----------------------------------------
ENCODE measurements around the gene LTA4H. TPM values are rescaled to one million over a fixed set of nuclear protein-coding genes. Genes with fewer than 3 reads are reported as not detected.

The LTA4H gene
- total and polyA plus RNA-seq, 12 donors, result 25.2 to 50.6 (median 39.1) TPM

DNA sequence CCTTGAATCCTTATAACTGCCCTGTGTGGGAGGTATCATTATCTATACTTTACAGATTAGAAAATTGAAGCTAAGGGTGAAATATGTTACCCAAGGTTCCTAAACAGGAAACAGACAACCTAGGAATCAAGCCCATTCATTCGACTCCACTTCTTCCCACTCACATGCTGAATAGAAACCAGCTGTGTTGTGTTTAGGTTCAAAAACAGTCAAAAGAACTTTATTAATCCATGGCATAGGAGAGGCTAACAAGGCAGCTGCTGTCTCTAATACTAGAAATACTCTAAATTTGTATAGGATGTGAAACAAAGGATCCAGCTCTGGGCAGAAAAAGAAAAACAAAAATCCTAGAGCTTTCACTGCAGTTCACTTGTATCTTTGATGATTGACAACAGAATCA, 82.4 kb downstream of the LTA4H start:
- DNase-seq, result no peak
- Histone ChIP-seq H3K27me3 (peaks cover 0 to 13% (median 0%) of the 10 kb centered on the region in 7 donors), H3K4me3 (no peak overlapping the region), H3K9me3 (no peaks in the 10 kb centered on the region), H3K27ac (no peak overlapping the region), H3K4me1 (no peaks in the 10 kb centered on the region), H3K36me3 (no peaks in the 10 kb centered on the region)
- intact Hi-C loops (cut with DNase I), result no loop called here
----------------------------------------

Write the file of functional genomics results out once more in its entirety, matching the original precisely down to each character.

ENCODE measurements around the gene LTA4H. TPM values are rescaled to one million over a fixed set of nuclear protein-coding genes. Genes with fewer than 3 reads are reported as not detected.

The LTA4H gene
- total and polyA plus RNA-seq, 12 donors, result 25.2 to 50.6 (median 39.1) TPM

DNA sequence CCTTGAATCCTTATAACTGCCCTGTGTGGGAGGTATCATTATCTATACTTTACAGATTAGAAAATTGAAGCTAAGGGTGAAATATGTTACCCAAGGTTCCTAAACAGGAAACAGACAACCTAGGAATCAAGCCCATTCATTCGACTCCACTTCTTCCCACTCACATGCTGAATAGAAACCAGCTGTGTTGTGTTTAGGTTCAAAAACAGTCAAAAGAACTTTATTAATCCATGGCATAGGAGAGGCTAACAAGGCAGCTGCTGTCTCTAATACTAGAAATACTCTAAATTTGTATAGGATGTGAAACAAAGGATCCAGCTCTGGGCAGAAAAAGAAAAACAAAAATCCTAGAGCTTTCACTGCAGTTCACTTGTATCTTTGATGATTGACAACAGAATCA, 82.4 kb downstream of the LTA4H start:
- DNase-seq, result no peak
- Histone ChIP-seq H3K27me3 (peaks cover 0 to 13% (median 0%) of the 10 kb centered on the region in 7 donors), H3K4me3 (no peak overlapping the region), H3K9me3 (no peaks in the 10 kb centered on the region), H3K27ac (no peak overlapping the region), H3K4me1 (no peaks in the 10 kb centered on the region), H3K36me3 (no peaks in the 10 kb centered on the region)
- intact Hi-C loops (cut with DNase I), result no loop called here